Piers Morgan Adds Zip To Self-Marketing With Twitter Plea To NYT Reporter
Piers Morgan didn't wait for the marketing machine at CNN to take its normal course. The new digital world perhaps forced this. Twitter also had a hand.
Since "Piers Morgan Tonight" replaced "Larry King Live," Morgan's new style of politician/celebrity interview show has been reflected through his unusual marketing and promotional efforts.
Most recently Morgan was found pleading with a New York Times reporter that he deserved some big press. His private Twitter message to reporter Brian Stelter asked, "Now that Oprah's called me 'My toughest interview for 20 years,' shouldn't you be interviewing me for NYT to talk about it?" Winfrey actually said it was "one of the toughest interviews" anyone had done of her.
Toughest? A bunch of reviews said Morgan threw a hefty amount of softballs Winfrey's way as well. Even Morgan noted that if the interview did well, Winfrey might just tell all her friends about it.
No doubt CNN did a major job in marketing and public relations work on the show. But Morgan admits to being a full-time self-promoter. Replacing 25-year-veteran King was no easy task. And Morgan isn't the first TV or entertainment personality to actively take the reins of their own marketing efforts.
Morgan, of course, knows a thing or two about big spin, having edited one of the most notoriously edgy and scandal-oriented daily newspapers, News Corp.'s News of the World in the U.K.
Of course Glenn Beck, Keith Olbermann or Bill O'Reilly may also do promotional shout-outs for their respective shows. But, as Morgan says -- as many might say -- it's all about creating "noise."
Perhaps Morgan isn't your straight-ahead news anchor/news reader/news analyst, which makes it easier. Coming from the likes of "America's Got Talent," he has already set out a profile as someone who will blur the lines.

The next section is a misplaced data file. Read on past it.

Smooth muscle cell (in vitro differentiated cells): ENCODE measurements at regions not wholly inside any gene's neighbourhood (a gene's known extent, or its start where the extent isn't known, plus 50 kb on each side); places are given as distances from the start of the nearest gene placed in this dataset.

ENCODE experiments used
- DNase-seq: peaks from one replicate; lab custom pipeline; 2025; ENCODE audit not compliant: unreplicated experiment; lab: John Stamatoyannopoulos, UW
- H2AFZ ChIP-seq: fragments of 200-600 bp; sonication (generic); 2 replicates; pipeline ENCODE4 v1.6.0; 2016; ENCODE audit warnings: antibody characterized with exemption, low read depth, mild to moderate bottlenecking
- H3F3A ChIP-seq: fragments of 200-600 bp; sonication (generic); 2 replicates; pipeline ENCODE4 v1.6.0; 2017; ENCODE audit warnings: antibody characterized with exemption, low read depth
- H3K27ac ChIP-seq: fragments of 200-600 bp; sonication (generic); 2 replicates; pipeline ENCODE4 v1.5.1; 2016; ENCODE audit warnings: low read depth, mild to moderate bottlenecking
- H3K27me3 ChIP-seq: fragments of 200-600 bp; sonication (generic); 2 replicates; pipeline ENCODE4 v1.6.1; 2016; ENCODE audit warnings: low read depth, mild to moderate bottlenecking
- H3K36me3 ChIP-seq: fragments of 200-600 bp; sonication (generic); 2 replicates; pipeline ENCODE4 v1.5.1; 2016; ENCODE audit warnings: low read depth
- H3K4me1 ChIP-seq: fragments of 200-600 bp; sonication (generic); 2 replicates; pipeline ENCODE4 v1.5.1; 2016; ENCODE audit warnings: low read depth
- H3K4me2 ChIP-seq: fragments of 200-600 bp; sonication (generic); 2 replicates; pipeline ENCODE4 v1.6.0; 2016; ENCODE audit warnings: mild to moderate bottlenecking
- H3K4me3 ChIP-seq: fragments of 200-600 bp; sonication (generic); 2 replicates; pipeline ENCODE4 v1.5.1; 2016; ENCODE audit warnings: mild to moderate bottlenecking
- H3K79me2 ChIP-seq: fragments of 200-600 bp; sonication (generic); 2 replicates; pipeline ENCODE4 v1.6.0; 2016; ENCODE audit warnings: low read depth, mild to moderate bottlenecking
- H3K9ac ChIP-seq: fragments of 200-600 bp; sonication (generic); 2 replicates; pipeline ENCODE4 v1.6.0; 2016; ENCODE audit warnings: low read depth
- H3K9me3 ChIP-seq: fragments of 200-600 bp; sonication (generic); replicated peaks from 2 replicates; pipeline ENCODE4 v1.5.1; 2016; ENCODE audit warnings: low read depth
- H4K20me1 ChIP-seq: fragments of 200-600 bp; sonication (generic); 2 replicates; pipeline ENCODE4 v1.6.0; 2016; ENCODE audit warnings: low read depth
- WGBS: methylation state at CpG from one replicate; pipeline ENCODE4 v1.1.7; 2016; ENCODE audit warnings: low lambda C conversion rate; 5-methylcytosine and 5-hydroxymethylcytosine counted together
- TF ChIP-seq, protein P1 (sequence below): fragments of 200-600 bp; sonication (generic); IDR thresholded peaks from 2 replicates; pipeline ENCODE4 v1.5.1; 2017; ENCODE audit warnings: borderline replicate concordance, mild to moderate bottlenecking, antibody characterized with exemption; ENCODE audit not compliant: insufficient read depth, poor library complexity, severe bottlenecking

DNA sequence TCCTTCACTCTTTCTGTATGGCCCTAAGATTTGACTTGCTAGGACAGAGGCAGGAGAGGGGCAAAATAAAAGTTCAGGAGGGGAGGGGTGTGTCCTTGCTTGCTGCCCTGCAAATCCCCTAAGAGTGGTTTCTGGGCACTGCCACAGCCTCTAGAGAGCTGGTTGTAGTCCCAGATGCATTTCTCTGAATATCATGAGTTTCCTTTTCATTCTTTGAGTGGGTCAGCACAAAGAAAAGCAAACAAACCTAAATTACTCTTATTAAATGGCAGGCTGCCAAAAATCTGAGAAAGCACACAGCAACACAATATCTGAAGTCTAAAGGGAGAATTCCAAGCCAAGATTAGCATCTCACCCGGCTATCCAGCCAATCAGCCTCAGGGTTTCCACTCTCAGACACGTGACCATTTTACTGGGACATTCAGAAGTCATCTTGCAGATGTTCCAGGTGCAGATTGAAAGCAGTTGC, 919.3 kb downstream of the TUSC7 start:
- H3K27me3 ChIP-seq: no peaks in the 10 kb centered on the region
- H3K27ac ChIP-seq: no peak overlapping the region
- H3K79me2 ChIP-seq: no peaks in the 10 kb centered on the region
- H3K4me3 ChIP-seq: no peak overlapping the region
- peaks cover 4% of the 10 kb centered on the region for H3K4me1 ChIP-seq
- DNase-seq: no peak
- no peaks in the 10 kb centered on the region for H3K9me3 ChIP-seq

You have to wonder. Why don't more TV and entertainment stars do this? Some would say that concentrating on their work -- lines, characters, interviews, or journalism -- takes precedence. But considering the new TV and digital space, marketing/promotion efforts can't stop at a TV Critics tour or with on-air and off-air marketing campaigns. Lots more needs to be done.
Think marketing first? Maybe that doesn't make sense. But these days marketing needs to progress pretty closely and aggressively with content, whether for a news program, scripted drama, comedy, or interview/talk show.
The results? Morgan's first show with Winfrey pulled in 2.1 million viewers, three times King's most recent average. Still, that was only the first show -- and Fox's competing Sean Hannity, interviewing Sarah Palin, drew more viewers, 2.36 million. The next night, with Howard Stern as guest, Morgan dropped to 1.2 million viewers.
All to say, reporters beware: Your private Twitter message from Piers Morgan will be arriving soon.